I have an occasional penchant for restoring machinist chests, but they aren't cheap.
The last one wasn't a Union or a Gerstner, but a Black & Decker valve-grinding outfit that I re-purposed. That was enough off the usual "search terms" to be cheaper than a Gerstner by a lot. But even those can be in some demand....
I have a mini-gloat today because I associated Black & Decker valve grinders with similar "Van Dorn" offerings, and someone had listed one as "Van Dom," for cheap dough. So that one is ordered! It will be an upcoming project.
I got in the latest box and I was almost in despair. Wood was very warped and grimy, especially on the top.
HOWEVER, I've now got the notion to re-configure the whole thing upside down. With the absence of the central grinder, it may visually look better with the drawers at the bottom anyway!
Triage and inversion and planing underway....
I'm also curious. I know the end result wouldn't be the same, but would you say it's easier to restore them, or to build replicas?
Thanks! Regarding your question, I would say if I'm not in the multiple-volume production mode, it's easier to restore old boxes. Particularly with regard to box/finger joints and stopped grooves, they would be a hassle to make from scratch in a one-off fashion.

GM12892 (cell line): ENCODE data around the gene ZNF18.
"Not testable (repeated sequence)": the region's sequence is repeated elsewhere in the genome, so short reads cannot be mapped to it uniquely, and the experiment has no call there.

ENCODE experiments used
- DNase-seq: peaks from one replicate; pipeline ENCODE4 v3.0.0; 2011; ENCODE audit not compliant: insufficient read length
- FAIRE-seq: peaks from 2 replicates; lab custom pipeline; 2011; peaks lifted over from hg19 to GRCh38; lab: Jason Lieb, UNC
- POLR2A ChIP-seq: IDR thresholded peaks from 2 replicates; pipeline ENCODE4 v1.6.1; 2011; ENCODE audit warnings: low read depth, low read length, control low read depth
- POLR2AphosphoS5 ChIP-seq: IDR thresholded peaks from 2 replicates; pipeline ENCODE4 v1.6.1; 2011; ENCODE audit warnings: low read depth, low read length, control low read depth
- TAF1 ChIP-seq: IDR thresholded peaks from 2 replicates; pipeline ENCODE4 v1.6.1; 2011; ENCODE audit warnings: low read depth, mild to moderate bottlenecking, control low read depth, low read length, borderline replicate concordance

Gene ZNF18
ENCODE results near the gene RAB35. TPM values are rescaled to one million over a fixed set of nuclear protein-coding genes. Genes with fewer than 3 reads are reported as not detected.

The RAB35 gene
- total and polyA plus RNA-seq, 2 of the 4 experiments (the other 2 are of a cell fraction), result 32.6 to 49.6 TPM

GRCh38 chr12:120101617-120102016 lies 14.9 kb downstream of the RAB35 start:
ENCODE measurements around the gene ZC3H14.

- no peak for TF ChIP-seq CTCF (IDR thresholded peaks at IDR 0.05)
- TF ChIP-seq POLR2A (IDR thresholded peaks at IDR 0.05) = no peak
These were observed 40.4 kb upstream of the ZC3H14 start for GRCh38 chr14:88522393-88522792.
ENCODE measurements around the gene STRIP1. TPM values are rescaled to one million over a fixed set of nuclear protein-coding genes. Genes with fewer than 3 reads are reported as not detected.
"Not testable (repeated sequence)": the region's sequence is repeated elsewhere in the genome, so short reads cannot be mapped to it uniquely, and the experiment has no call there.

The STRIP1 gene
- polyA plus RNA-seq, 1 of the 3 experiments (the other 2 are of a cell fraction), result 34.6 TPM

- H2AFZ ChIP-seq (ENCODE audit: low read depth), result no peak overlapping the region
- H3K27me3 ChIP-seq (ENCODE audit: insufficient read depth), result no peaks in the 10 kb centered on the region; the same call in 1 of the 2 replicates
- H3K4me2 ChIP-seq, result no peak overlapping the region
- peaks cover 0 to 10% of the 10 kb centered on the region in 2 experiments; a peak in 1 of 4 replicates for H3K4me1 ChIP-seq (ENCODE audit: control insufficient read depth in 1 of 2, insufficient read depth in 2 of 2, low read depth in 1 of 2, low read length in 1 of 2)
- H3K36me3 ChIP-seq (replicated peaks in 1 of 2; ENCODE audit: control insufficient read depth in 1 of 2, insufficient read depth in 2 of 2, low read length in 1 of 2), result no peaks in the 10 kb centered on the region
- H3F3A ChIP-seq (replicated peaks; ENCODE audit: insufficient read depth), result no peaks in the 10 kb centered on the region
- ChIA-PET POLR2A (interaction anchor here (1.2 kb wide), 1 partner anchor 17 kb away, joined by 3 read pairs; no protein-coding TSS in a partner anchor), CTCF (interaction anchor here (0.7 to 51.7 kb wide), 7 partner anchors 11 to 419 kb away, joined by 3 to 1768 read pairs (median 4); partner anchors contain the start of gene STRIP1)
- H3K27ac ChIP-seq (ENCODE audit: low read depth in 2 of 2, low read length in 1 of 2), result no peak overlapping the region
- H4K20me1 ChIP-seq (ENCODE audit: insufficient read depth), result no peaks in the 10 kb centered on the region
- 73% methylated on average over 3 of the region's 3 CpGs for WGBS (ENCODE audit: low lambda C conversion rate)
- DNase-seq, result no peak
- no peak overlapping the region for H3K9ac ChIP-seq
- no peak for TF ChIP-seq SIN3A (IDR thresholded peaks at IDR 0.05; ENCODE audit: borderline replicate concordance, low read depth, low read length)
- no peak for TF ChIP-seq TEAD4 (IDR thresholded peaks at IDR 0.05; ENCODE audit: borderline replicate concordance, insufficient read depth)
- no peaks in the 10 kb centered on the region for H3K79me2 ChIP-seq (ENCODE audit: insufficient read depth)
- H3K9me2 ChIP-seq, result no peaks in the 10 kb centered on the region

There are also a lot of "dopamine hits" when working on these old things. There's the puzzle-solving aspect, the warm surprises when things start to look good again, etc.
While this Van Dorn is mostly plainsawn oak, the upscale boxes from Gerstner are a case study in fine quartersawn wood, and they do wonderful tricks like using a (split) common plank to serve as both part of the (fixed) upper till and the (hinged) top cover.
We'll see what comes next!
It’s still quite solid, but unfortunately is of the leatherette-covered variety, which is now peeling loose in places. Do you know if it could be restored as an unskinned wooden box? I’m not particularly interested in reskinning it in the leatherette stuff.
I found the Makers Mark: American Novelty Works, Herndon, PA, which likely made this box sometime after 1946.
As with the other valve-grinder chests, I'd like to keep the basic drawer walls with their nice finger joints, but discard the filthy tool-holder blocks from their innards.
Have a great week!
The fall-front door I decided not to replace (yet, anyway), since the new placement of the drawers at the bottom of the chest (inverted from the original top-drawer setup) doesn't work too well with a hinged door lying there. You can still seen the "Van Dorn" [grinder] logo on the old front cover.
Anyway, here we go!
Thanks for watching.
- General George S. Patton (1885-1945)